The first step in building a successful publishing business is defining your multiplatform media content assets
Most of the multiplatform media publishers I work with are rich with content assets.
If they’re not rich with revenue, it’s usually because they don’t know how to leverage those assets. Efficiency is key to success in a multiplatform publishing environment. Before you can design a system that minimizes manpower and maximizes automation, you need to do a thorough inventory of your content assets.
Your multiplatform content assets may be spread out in places that you haven’t thought of as repositories. Some of those places may be channels and others may be platforms. It’s also possible that you have a dusty warehouse full of old copies of magazines, books, and other content assets that no one has touched in years.
Before you can build a multiplatform publishing brand, you must begin by doing a thorough inventory of your assets, to see what content recycling opportunities may already exist.
6 elements of a successful multiplatform publishing system
Stephen Covey likes to say that you should begin with the end in mind. The end, in this case, is multiplatform publishing system. Let’s take a look at how to discover content assets in your brand family.
Multiplatform media content element #1: Portal assets.
Portals are the most important website archetype to the Mequoda System, as they are intended to build and feed an audience; they are specifically designed for SEO, email marketing, list building, and lead generation. And if you publish a monthly magazine and each issue includes 50 articles, every year you have content for 600 free portal posts. Portal post types can include marquee stories, feature stories, magazine reviews, issue reviews, book chapter excerpts, book reviews, resource roundups, and more – the options are nearly endless.
Multiplatform media content element #2: Directory assets.
Not only is a directory a revenue stream, it can also be an engagement device on your website. When you have a robust directory, users can flock to your site for information that’s more specific and relevant to their needs than any Google search could deliver. And when your directory is properly tagged and optimized, Google loves it because Google knows the content is valuable to its users. The minimum information unit (MIU) in a directory is a listing – and that listing can be either free or, for those who want more real estate and sell copy, premium (paid). The more listings you have, the more credibility you have with your users and with Google. When architected using Mequoda’s best practices, your Directory listings also get added to the bottom of your Portal posts as “Related Resources” providing your users yet another significant reader benefit.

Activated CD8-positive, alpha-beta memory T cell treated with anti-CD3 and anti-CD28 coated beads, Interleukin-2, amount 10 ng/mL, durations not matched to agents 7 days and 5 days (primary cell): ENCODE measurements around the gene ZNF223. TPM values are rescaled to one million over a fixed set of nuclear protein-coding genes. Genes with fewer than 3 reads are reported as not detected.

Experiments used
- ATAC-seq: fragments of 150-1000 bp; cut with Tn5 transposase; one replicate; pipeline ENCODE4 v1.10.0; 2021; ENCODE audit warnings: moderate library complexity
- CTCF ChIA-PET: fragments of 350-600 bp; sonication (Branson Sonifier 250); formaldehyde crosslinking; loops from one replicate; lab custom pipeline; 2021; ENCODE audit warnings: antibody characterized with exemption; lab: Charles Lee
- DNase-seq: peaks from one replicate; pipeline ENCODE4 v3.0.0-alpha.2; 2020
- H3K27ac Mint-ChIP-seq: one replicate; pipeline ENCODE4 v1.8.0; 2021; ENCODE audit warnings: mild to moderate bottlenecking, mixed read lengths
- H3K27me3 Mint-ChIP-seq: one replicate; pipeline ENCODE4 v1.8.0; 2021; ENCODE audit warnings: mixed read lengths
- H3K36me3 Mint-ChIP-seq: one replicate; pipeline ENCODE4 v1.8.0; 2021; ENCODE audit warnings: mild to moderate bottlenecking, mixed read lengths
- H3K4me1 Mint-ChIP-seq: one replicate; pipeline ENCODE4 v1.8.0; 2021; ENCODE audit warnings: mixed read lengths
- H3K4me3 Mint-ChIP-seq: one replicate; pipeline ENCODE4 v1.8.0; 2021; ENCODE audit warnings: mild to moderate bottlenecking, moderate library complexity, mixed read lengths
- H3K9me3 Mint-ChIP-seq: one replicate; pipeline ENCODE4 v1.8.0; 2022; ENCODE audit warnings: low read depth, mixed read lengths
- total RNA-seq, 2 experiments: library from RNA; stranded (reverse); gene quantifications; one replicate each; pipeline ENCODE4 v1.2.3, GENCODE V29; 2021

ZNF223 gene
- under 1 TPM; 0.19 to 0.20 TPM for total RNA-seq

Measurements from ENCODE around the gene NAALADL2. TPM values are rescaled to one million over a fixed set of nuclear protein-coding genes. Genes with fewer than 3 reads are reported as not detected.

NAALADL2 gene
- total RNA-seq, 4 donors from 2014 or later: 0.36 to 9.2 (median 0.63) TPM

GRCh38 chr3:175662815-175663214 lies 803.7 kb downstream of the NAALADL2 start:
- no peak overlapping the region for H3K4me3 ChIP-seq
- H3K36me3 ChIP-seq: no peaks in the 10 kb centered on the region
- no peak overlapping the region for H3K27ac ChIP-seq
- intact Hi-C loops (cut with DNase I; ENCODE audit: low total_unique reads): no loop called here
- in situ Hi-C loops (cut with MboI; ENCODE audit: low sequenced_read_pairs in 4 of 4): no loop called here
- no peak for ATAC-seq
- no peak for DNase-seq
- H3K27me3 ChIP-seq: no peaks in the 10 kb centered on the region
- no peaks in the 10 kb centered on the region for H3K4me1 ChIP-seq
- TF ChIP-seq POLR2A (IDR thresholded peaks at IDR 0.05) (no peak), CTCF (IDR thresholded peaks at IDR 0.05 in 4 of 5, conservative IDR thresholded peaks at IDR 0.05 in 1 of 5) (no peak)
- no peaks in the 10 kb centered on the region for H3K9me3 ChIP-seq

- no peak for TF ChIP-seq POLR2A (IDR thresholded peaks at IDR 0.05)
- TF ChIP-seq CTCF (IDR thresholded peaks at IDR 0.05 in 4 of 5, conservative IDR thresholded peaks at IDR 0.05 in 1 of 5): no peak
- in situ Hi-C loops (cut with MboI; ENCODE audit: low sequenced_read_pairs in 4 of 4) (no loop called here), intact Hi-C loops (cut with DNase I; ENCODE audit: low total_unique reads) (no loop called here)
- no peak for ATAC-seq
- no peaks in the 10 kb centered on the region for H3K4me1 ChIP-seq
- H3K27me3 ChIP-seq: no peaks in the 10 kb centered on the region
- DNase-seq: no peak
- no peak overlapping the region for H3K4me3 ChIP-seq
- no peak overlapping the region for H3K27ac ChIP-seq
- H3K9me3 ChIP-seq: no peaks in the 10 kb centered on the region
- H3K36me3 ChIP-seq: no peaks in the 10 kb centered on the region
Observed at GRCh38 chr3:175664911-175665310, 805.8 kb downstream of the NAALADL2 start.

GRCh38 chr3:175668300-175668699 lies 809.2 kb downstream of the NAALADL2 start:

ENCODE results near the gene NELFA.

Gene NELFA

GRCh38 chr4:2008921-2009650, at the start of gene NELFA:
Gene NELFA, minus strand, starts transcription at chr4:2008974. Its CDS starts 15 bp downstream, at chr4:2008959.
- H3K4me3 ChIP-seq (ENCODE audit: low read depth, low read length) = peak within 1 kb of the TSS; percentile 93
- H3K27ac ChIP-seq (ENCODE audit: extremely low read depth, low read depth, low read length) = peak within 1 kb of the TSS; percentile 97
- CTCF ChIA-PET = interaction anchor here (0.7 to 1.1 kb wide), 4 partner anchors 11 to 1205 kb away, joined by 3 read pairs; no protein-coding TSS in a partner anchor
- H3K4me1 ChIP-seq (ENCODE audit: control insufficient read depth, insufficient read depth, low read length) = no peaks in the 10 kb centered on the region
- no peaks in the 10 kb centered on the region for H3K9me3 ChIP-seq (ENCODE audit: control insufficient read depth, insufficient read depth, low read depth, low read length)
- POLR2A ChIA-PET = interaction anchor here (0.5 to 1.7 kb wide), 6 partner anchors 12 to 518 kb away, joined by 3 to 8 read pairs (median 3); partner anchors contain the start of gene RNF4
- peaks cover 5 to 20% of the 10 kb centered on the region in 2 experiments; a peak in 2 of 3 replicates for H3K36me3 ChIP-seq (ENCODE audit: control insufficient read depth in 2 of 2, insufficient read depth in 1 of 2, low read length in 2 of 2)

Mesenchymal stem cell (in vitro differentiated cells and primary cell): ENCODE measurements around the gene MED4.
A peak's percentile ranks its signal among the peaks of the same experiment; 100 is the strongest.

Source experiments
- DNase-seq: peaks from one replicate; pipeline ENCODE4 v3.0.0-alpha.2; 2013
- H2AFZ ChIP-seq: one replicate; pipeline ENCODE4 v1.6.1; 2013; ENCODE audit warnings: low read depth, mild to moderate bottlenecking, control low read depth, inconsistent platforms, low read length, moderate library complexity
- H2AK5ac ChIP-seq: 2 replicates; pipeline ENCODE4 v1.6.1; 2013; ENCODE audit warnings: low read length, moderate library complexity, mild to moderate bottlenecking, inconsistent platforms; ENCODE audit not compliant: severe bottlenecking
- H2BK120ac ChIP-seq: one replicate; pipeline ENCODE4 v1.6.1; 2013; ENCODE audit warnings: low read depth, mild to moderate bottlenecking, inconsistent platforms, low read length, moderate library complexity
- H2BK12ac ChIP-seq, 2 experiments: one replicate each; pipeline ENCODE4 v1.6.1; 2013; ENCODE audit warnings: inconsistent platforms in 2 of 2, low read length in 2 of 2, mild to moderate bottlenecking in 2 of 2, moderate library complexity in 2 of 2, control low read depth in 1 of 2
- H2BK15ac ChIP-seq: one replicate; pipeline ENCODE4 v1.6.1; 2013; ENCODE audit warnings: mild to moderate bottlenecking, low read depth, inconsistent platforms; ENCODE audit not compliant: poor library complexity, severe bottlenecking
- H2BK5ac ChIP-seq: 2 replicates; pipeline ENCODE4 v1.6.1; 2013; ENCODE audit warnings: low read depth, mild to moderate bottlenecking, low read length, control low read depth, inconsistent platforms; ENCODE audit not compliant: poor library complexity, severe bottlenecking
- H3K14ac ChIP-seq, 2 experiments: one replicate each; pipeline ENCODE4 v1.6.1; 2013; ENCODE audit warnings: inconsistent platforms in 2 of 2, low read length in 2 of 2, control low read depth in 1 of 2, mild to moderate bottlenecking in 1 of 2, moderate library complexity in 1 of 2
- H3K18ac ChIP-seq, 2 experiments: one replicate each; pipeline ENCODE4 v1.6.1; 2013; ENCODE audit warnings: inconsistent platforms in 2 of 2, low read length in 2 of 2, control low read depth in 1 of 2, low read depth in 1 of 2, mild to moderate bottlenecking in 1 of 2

Multiplatform media content element #3: Freebies or downloadable free guide assets.
Most publishers we know have several handbooks or eBooks they give away. Each one is made up of several chapters, updated quarterly or annually, and can be disaggregated into blog posts. Most freebies (aka lead generators) are anywhere between 10 to 100 pages, but many publishers write 5-page eBooks and are able to win their audiences over. Want to know how most publishers do it? They just take portal posts from their website and re-package them into an eBook. As a general rule, the more topically aligned freebies you have on your portal, the higher your email capture rate will be – and that’s a metric all publishers should manage to as a priority.
Multiplatform media content element #4: Magazine assets.
Most of the clients we work with have a print magazine edition to start with and often times, we are helping them to create additional editions of the magazine like digital magazines, both tablet editions and web editions. The MIU for a magazine is an article and if one issue contains 35-50 articles, you can begin to see how robust the magazine content model is in terms of available, repurpose-able content. In addition to the MIUs from your existing magazine(s), you can also include any related magazine brands that may no longer exist, but still contain evergreen content that is relevant to your existing title(s), plus an inventory of back issues and special interest publications.
Multiplatform media content element #5: Book and video assets.
It’s likely your magazine brand has reached beyond just a magazine to include books and videos plus other content that you’ve distributed elsewhere. I’m always surprised, for example, at how many publishers produce television shows that have been in syndication or aired on a one-shot basis. Video assets from that TV show, especially if the content is evergreen, can be repurposed into courses and instructional one-shot videos or downloadable multimedia books.
Multiplatform media content element #6: Live events.
In the internet age, people still yearn for live events. The appeal of hearing, seeing, and speaking with actual people and touching real-life objects has never gone away, and thus the event business is not only surviving, but thriving in an otherwise digital era. And if you consider the MIU for an event to be a single session, you can begin to see all the content inventorying and repurposing opportunities available. The same content presented at a live event can be disseminated and taught in a different way, to a different audience, using a different platform. For example, a simple infographic taught at an event, in one slide, in one presentation, can be repurposed into a portal post.
Many hands, many perspectives
This exercise often leads to the discovery of additional assets and helps your team understand all the content available to them. It creates a sound foundation for building an online business plan that includes the sourcing and repurposing of content effectively and efficiently. While every online business plan is unique, most include at least 4 of the content models listed above.